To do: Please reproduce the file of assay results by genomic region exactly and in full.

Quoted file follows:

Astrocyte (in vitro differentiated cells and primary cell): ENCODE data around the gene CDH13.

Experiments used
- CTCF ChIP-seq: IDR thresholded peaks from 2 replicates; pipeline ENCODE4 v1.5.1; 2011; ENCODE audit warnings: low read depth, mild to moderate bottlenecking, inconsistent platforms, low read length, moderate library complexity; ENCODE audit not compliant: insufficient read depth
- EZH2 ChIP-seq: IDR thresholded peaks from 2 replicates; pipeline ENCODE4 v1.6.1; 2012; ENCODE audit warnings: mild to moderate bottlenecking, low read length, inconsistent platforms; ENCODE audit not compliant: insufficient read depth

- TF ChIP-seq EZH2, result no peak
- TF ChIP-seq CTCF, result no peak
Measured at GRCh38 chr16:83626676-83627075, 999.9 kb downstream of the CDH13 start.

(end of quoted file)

Astrocyte (in vitro differentiated cells and primary cell): ENCODE data around the gene CDH13.

Experiments used
- CTCF ChIP-seq: IDR thresholded peaks from 2 replicates; pipeline ENCODE4 v1.5.1; 2011; ENCODE audit warnings: low read depth, mild to moderate bottlenecking, inconsistent platforms, low read length, moderate library complexity; ENCODE audit not compliant: insufficient read depth
- EZH2 ChIP-seq: IDR thresholded peaks from 2 replicates; pipeline ENCODE4 v1.6.1; 2012; ENCODE audit warnings: mild to moderate bottlenecking, low read length, inconsistent platforms; ENCODE audit not compliant: insufficient read depth

- TF ChIP-seq EZH2, result no peak
- TF ChIP-seq CTCF, result no peak
Measured at GRCh38 chr16:83626676-83627075, 999.9 kb downstream of the CDH13 start.